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Later on in the year I am planning to make a fichu embroidered with whitework, so I have been keen to work on some embroidery samplers to learn and practise some stitches. For the next nine weeks I will be posting about my progress.

A mid-18th century fichu, embroidered in whitework, from The Metropolitan Museum of Art.

A mid-18th century fichu, embroidered in whitework, from The Metropolitan Museum of Art.

Whitework is merely the use of white embroidery threads on a white background, and has been in use for several centuries. The styles of whitework embroidery have varied dramatically throughout that time, with Hollie Point, Hardanger, Richelieu, Dresden work, tambour and needlelace among the types in use.

My first sampler – a bookmark size – was to be in pulled work, where the thread is used to pull the warp and weft threads of the fabric apart to make a lace-like pattern. This technique was used extensively in Dresden work during the 18th century, often being used as a filler for blank, outlined areas. I have used a 55-count premium muslin, which has the similar translucent quality of the fichus from the 18th century (but for beginners who are interested in just trying a sampler, I would recommend a 25 count linen). The thread I have used for the outline of the sampler squares is DMC white cotton embroidery thread, and the thread used for the pulled work is normal cotton sewing thread.

My first step was to mark out sections in which to put the separate stitches. I did a chain stitch around the outside of the area to be embroidered (roughly 10cm x 5cm), and cordoned off 8 squares within this with a backstitch, both in white cotton embroidery thread.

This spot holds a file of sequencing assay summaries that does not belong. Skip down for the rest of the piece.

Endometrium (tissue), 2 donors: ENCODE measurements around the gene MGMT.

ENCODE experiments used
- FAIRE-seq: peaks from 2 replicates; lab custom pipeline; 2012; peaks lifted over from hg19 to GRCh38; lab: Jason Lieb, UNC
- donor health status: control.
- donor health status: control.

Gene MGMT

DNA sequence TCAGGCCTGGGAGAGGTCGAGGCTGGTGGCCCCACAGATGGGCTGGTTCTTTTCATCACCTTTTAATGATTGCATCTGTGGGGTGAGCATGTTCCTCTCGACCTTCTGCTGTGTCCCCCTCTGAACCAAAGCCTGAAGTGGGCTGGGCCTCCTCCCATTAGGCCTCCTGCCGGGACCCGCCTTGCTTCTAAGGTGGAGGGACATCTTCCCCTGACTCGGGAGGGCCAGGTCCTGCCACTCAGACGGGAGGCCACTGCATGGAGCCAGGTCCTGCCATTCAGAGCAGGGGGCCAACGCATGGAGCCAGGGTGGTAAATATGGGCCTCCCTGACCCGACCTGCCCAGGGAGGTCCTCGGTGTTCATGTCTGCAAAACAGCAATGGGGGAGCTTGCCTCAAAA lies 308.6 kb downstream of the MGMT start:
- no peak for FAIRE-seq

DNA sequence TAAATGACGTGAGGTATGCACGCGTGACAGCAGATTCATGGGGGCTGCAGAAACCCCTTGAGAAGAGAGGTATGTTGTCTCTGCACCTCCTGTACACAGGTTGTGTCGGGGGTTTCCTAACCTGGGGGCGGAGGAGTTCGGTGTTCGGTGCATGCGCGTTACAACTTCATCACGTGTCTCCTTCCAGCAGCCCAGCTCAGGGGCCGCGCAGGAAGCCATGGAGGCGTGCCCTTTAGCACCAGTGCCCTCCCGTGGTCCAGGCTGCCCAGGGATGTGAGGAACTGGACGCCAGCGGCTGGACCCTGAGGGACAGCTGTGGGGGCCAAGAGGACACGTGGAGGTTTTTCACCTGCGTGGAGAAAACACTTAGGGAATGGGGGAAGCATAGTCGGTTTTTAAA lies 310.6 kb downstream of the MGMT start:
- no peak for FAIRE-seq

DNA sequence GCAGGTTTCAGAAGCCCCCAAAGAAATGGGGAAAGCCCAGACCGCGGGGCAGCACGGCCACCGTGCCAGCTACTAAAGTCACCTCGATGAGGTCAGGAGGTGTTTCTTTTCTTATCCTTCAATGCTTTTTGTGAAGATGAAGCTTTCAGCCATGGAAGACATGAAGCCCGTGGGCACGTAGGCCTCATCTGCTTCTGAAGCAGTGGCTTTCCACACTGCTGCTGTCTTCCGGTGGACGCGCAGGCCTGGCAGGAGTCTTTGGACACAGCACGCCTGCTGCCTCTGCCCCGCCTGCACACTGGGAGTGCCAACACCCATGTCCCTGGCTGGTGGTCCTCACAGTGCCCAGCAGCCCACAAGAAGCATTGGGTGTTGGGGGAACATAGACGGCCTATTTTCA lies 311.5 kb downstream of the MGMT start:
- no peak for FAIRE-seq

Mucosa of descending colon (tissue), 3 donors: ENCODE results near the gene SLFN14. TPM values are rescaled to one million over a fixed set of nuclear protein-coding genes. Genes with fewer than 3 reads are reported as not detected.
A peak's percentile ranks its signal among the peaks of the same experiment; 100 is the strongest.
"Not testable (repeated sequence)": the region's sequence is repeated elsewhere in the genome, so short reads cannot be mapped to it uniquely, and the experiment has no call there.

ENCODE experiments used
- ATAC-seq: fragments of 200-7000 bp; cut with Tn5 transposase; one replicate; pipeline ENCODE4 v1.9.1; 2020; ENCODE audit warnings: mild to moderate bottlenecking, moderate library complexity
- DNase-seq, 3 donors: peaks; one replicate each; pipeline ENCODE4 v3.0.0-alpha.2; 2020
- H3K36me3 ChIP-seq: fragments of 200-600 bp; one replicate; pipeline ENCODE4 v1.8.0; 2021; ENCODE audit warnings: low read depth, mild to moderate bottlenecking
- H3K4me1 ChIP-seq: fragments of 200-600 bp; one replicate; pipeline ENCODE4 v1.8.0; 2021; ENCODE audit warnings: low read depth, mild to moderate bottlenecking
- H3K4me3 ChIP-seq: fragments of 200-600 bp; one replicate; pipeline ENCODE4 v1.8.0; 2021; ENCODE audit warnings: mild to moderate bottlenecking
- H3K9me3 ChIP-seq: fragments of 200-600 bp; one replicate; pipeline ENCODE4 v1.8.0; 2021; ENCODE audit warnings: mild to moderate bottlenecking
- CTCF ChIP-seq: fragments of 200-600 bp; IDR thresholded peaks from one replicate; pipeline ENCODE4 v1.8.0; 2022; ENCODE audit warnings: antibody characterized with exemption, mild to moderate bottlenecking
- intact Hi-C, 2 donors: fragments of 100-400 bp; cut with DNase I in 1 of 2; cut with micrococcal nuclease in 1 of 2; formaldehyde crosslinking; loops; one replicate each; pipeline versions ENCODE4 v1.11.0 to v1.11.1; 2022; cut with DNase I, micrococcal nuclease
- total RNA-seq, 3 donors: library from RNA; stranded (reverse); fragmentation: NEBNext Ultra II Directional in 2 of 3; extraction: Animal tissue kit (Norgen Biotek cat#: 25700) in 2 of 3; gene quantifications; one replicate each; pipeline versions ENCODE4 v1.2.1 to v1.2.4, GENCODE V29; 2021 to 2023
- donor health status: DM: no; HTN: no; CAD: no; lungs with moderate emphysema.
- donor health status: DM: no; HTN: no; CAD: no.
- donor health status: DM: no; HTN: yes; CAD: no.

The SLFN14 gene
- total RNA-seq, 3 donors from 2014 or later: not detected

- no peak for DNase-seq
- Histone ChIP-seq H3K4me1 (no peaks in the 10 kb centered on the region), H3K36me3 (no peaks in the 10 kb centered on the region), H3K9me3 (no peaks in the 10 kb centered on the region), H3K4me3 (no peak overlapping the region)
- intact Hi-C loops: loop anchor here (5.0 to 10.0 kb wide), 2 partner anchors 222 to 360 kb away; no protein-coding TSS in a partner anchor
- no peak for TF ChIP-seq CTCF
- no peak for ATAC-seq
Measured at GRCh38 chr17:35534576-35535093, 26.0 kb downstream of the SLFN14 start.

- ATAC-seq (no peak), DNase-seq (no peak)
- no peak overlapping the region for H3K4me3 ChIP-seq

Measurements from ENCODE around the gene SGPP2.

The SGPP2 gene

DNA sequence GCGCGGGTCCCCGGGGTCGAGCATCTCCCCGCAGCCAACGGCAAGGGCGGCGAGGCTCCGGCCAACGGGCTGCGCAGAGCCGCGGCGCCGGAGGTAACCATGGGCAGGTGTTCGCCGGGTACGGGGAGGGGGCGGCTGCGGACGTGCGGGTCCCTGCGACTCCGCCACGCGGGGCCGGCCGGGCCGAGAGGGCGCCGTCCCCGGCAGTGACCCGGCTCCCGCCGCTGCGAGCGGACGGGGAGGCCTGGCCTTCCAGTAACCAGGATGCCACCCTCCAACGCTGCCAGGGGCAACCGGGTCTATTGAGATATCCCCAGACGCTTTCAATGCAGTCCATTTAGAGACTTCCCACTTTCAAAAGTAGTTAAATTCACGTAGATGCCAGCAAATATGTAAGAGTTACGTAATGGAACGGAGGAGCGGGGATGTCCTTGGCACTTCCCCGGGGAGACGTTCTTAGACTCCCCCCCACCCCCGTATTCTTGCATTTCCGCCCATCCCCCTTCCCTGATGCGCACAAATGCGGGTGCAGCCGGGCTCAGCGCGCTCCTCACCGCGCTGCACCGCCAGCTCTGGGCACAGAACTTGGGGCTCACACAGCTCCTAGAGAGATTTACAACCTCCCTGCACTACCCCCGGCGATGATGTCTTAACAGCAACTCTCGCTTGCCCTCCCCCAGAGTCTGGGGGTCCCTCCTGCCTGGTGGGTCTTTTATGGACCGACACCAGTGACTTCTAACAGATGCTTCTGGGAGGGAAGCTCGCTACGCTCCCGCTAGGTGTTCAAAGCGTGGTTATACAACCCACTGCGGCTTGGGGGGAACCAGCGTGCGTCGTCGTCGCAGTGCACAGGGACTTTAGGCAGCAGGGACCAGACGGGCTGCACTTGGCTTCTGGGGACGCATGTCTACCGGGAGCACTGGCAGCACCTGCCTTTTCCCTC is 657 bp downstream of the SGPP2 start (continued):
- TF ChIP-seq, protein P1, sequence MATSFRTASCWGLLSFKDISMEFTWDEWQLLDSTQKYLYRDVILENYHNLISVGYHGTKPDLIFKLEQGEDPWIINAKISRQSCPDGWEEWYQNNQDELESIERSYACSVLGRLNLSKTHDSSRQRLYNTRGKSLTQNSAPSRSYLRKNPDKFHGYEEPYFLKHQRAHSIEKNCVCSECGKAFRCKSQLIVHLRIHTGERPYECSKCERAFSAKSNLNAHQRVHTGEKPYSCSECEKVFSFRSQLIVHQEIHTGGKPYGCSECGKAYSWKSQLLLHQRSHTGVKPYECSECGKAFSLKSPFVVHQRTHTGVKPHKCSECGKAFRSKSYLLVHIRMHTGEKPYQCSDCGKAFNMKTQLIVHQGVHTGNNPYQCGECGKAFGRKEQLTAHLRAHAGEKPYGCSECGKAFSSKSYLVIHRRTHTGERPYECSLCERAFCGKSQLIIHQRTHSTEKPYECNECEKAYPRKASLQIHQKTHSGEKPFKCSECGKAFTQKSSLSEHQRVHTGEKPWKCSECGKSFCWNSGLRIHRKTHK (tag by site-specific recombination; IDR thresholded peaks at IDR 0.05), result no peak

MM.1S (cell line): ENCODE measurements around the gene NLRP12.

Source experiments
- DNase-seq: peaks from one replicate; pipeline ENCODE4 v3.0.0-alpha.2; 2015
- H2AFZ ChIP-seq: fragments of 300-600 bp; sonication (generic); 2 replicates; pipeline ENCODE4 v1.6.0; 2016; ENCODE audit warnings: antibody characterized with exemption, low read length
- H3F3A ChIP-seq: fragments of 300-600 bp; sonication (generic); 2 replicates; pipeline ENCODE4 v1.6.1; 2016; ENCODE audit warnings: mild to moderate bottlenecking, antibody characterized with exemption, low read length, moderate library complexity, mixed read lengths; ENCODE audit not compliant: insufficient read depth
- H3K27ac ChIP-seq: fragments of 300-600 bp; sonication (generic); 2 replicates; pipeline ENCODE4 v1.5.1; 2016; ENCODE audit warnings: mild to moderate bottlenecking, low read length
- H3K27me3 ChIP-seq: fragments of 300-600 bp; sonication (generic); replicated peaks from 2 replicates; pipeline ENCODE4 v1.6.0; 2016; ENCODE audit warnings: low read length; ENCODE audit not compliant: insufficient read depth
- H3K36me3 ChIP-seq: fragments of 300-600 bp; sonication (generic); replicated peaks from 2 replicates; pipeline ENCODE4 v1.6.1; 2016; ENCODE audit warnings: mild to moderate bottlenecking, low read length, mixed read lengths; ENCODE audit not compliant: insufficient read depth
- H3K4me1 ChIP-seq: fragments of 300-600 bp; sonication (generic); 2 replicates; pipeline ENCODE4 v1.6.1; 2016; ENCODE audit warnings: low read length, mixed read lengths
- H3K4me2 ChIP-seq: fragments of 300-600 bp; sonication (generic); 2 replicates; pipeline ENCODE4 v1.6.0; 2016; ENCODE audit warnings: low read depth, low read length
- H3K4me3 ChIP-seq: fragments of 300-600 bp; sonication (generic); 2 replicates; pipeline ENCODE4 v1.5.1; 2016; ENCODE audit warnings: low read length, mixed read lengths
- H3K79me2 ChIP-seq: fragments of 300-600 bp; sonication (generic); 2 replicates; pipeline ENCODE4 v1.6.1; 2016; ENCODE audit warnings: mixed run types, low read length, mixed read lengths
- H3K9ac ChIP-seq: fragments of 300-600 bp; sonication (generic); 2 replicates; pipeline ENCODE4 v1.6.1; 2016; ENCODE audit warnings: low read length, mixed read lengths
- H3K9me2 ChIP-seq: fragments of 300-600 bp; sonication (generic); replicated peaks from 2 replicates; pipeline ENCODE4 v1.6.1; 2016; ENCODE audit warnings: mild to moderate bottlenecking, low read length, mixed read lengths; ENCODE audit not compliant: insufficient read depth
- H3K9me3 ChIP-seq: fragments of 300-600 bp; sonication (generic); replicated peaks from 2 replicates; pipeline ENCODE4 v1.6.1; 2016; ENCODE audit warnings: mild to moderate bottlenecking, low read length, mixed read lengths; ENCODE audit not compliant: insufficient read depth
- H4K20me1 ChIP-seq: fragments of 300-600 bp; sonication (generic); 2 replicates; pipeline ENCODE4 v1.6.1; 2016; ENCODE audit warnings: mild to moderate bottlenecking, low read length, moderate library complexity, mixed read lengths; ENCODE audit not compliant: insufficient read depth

Chain stitch around the outside and backstitch on the inside grid.

The sampler has chain stitch around the outside and backstitch on the inside grid.

For the first square I decided to do the first half in a wave stitch. There is a great video tutorial of wave stitch online, otherwise you can use this diagram.

The needle comes to the front at the black dot. The solid lines represent the thread on the frontside and the dotted line represents the thread on the underside. The grid paper represents the threadcount of the fabric.

Wave stitch is worked from side to side. The needle comes to the front at the black dot. The solid lines represent the thread on the frontside and the dotted lines represents the thread on the underside. The grid paper represents the threadcount of the fabric.

When you finish a row, bring the thread from the top of one row to the bottom of the next and continue back along the next row with your threads forming a mirror image of the row above. This is important as it enables you to keep a consistent tension throughout your work.

For the other half of the first sampler square I did a honeycomb stitch, represented by the following diagram.

The needle comes to the front at the black dot.

Honeycomb stitch is worked from side to side. The needle comes to the front at the black dot, as described above.

Once again, when you finish a row bring your thread from the top of one row to the bottom of the next. Then continue along the next row, with your stitches forming a mirror image of the ones in the row above.

My finished square looked like this:

The top half is in wave stitch, and the bottom half is in honeycomb stitch.

The top half is in wave stitch, and the bottom half is in honeycomb stitch.

I really like how the honeycomb stitch looks! It is so pretty and very easy to do.

Despite this exercise being rather difficult on the eyes with such a fine fabric, I have really enjoyed it so far. Stay tuned for Part Two!

Related Posts

Making a Pair of Lawn Ruffles – with whitework

A Regency Letter Case

Making a Stomacher

Sources and Relevant Links

Image Source: from The Metropolitan Museum of Art

Wave stitch Tutorial – by Make It Coats

Many many more Pulled Work Stitches – by Lynxlace

18th and 19th Century Whitework Embroidery – by Jane Austen’s World

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